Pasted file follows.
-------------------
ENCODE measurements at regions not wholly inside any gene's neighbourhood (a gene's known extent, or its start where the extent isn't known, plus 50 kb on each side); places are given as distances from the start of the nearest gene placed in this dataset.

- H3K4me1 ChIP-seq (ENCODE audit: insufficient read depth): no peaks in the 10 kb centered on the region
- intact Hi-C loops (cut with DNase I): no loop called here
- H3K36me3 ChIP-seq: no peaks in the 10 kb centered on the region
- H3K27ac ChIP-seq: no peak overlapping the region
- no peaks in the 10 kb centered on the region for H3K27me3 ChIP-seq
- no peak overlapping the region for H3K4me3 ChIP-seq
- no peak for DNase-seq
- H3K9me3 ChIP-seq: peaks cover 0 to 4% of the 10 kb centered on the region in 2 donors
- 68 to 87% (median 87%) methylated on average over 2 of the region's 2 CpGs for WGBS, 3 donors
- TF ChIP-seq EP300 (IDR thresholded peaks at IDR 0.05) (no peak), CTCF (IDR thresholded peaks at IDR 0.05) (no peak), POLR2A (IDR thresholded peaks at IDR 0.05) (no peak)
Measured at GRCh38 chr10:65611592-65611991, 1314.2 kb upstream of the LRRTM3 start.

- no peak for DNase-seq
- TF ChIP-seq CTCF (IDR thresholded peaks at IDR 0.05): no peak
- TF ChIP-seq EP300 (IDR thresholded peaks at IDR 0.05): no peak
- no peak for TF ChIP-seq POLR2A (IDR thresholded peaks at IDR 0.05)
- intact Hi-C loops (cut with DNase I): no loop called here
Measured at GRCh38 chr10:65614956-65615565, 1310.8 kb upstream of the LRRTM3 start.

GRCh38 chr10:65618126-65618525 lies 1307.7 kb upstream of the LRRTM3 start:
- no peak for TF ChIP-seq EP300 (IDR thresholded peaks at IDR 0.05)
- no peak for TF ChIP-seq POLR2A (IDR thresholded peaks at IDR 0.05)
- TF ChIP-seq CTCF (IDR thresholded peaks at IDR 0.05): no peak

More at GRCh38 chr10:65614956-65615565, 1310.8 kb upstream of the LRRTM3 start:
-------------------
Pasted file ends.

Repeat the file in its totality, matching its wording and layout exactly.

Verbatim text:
ENCODE measurements at regions not wholly inside any gene's neighbourhood (a gene's known extent, or its start where the extent isn't known, plus 50 kb on each side); places are given as distances from the start of the nearest gene placed in this dataset.

- H3K4me1 ChIP-seq (ENCODE audit: insufficient read depth): no peaks in the 10 kb centered on the region
- intact Hi-C loops (cut with DNase I): no loop called here
- H3K36me3 ChIP-seq: no peaks in the 10 kb centered on the region
- H3K27ac ChIP-seq: no peak overlapping the region
- no peaks in the 10 kb centered on the region for H3K27me3 ChIP-seq
- no peak overlapping the region for H3K4me3 ChIP-seq
- no peak for DNase-seq
- H3K9me3 ChIP-seq: peaks cover 0 to 4% of the 10 kb centered on the region in 2 donors
- 68 to 87% (median 87%) methylated on average over 2 of the region's 2 CpGs for WGBS, 3 donors
- TF ChIP-seq EP300 (IDR thresholded peaks at IDR 0.05) (no peak), CTCF (IDR thresholded peaks at IDR 0.05) (no peak), POLR2A (IDR thresholded peaks at IDR 0.05) (no peak)
Measured at GRCh38 chr10:65611592-65611991, 1314.2 kb upstream of the LRRTM3 start.

- no peak for DNase-seq
- TF ChIP-seq CTCF (IDR thresholded peaks at IDR 0.05): no peak
- TF ChIP-seq EP300 (IDR thresholded peaks at IDR 0.05): no peak
- no peak for TF ChIP-seq POLR2A (IDR thresholded peaks at IDR 0.05)
- intact Hi-C loops (cut with DNase I): no loop called here
Measured at GRCh38 chr10:65614956-65615565, 1310.8 kb upstream of the LRRTM3 start.

GRCh38 chr10:65618126-65618525 lies 1307.7 kb upstream of the LRRTM3 start:
- no peak for TF ChIP-seq EP300 (IDR thresholded peaks at IDR 0.05)
- no peak for TF ChIP-seq POLR2A (IDR thresholded peaks at IDR 0.05)
- TF ChIP-seq CTCF (IDR thresholded peaks at IDR 0.05): no peak

More at GRCh38 chr10:65614956-65615565, 1310.8 kb upstream of the LRRTM3 start: